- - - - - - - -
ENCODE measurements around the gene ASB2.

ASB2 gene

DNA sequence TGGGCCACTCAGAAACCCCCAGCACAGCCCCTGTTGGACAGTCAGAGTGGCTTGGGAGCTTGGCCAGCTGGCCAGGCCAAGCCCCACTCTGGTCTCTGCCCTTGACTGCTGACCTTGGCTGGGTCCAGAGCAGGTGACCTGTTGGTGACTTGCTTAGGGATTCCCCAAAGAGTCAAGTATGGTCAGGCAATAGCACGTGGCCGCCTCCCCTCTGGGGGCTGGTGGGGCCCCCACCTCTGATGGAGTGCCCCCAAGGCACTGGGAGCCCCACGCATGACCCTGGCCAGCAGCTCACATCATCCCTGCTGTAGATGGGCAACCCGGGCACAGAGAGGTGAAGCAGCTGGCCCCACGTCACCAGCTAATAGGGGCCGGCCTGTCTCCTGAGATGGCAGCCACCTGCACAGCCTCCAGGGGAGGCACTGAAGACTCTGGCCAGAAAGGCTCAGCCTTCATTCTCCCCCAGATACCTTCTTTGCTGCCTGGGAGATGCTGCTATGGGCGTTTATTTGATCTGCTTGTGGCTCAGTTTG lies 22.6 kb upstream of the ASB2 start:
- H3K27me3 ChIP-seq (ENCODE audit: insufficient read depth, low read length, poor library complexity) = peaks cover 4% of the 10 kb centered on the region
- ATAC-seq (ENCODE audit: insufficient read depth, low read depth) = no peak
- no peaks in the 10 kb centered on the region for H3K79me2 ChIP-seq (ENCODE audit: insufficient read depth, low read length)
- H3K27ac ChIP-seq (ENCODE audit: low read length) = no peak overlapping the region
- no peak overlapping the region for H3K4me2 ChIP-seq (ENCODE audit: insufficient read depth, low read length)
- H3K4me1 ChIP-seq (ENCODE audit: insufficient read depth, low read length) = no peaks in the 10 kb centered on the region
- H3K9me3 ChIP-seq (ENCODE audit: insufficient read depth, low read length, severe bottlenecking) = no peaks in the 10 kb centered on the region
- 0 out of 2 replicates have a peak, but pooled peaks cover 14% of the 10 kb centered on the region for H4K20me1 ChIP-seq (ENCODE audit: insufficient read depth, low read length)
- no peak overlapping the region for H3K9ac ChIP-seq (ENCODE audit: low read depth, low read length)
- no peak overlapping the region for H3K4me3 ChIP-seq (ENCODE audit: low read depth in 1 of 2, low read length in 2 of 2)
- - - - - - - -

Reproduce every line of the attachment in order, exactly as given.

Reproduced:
ENCODE measurements around the gene ASB2.

ASB2 gene

DNA sequence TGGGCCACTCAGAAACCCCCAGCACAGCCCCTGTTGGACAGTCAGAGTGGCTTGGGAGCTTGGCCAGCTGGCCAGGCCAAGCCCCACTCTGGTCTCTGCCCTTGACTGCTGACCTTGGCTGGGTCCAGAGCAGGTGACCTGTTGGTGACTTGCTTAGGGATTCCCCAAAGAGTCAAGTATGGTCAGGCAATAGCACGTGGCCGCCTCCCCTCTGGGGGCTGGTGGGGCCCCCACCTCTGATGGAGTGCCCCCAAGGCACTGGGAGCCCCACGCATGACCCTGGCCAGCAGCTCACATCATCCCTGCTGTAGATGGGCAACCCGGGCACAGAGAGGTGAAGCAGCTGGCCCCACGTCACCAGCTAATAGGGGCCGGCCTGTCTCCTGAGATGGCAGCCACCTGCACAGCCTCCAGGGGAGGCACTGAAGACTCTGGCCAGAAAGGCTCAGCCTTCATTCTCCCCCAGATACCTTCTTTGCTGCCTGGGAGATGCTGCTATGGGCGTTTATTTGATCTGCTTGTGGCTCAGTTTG lies 22.6 kb upstream of the ASB2 start:
- H3K27me3 ChIP-seq (ENCODE audit: insufficient read depth, low read length, poor library complexity) = peaks cover 4% of the 10 kb centered on the region
- ATAC-seq (ENCODE audit: insufficient read depth, low read depth) = no peak
- no peaks in the 10 kb centered on the region for H3K79me2 ChIP-seq (ENCODE audit: insufficient read depth, low read length)
- H3K27ac ChIP-seq (ENCODE audit: low read length) = no peak overlapping the region
- no peak overlapping the region for H3K4me2 ChIP-seq (ENCODE audit: insufficient read depth, low read length)
- H3K4me1 ChIP-seq (ENCODE audit: insufficient read depth, low read length) = no peaks in the 10 kb centered on the region
- H3K9me3 ChIP-seq (ENCODE audit: insufficient read depth, low read length, severe bottlenecking) = no peaks in the 10 kb centered on the region
- 0 out of 2 replicates have a peak, but pooled peaks cover 14% of the 10 kb centered on the region for H4K20me1 ChIP-seq (ENCODE audit: insufficient read depth, low read length)
- no peak overlapping the region for H3K9ac ChIP-seq (ENCODE audit: low read depth, low read length)
- no peak overlapping the region for H3K4me3 ChIP-seq (ENCODE audit: low read depth in 1 of 2, low read length in 2 of 2)